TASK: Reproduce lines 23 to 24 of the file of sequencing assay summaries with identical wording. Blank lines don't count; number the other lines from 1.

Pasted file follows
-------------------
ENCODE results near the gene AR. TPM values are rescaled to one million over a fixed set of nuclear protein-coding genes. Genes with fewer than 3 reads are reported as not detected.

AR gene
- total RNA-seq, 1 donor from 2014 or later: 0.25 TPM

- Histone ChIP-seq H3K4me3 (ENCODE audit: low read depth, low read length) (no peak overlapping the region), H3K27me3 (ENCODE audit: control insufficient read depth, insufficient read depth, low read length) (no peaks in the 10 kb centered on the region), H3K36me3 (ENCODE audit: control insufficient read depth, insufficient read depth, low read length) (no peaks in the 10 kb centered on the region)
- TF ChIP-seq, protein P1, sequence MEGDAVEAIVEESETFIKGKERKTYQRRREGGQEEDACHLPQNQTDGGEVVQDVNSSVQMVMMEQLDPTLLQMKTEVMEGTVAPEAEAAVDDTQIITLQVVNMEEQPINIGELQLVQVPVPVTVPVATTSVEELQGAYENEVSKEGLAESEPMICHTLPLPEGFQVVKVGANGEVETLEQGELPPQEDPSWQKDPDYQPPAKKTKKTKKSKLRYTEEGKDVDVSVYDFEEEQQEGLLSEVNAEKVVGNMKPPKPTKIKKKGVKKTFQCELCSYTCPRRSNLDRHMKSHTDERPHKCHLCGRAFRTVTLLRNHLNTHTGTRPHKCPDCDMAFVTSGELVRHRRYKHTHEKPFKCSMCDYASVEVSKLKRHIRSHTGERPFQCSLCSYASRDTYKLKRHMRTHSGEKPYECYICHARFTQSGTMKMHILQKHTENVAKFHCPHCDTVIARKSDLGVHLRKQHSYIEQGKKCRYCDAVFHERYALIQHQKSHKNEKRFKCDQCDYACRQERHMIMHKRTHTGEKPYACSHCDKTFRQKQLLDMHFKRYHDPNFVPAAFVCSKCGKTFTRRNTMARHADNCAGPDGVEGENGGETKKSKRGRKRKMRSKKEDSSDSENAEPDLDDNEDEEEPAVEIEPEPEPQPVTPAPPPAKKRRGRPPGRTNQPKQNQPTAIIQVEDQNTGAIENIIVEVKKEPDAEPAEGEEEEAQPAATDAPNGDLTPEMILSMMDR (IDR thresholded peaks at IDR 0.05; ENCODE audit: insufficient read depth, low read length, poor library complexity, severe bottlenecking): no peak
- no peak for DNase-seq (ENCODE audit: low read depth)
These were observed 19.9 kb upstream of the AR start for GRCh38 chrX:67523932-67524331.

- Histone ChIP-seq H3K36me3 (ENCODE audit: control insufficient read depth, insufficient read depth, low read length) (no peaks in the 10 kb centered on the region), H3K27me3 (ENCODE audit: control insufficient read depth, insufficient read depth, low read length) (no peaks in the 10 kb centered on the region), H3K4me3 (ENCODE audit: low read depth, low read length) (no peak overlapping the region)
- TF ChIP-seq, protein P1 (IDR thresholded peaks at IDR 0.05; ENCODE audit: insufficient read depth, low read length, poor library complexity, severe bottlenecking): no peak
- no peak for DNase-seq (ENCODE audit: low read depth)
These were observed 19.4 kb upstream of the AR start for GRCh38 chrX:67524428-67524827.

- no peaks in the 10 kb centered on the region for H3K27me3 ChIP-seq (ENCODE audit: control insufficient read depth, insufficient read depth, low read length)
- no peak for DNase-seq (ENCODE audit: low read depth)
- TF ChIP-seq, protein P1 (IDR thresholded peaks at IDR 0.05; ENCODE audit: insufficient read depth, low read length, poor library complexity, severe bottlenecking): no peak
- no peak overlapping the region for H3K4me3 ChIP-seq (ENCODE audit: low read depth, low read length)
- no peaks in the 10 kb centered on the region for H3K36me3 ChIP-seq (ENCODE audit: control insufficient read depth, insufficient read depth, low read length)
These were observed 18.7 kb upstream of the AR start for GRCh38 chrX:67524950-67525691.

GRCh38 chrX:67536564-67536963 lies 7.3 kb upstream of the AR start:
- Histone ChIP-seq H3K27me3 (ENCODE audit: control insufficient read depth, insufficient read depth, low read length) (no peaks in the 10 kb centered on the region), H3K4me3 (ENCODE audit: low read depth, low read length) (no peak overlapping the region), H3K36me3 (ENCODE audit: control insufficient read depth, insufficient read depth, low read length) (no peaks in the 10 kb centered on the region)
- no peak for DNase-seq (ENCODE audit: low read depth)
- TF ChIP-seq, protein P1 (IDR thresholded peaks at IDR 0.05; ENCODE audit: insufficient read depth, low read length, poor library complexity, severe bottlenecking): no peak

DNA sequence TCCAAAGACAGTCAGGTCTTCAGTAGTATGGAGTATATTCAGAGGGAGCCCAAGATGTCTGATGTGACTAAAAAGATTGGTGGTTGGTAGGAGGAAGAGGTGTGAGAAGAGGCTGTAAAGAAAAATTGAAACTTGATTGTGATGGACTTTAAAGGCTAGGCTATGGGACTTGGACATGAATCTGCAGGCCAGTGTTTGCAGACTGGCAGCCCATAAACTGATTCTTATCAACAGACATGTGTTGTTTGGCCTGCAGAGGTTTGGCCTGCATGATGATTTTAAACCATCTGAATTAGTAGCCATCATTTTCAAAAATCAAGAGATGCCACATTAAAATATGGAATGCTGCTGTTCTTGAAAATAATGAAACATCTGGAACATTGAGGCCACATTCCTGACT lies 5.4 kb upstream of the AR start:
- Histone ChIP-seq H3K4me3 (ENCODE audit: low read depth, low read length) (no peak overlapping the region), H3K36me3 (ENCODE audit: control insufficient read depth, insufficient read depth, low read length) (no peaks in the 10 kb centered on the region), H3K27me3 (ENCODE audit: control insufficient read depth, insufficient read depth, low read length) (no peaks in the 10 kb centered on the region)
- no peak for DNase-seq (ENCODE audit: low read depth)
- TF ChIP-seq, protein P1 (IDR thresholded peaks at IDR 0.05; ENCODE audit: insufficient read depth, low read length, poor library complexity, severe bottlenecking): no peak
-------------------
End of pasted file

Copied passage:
- Histone ChIP-seq H3K4me3 (ENCODE audit: low read depth, low read length) (no peak overlapping the region), H3K36me3 (ENCODE audit: control insufficient read depth, insufficient read depth, low read length) (no peaks in the 10 kb centered on the region), H3K27me3 (ENCODE audit: control insufficient read depth, insufficient read depth, low read length) (no peaks in the 10 kb centered on the region)
- no peak for DNase-seq (ENCODE audit: low read depth)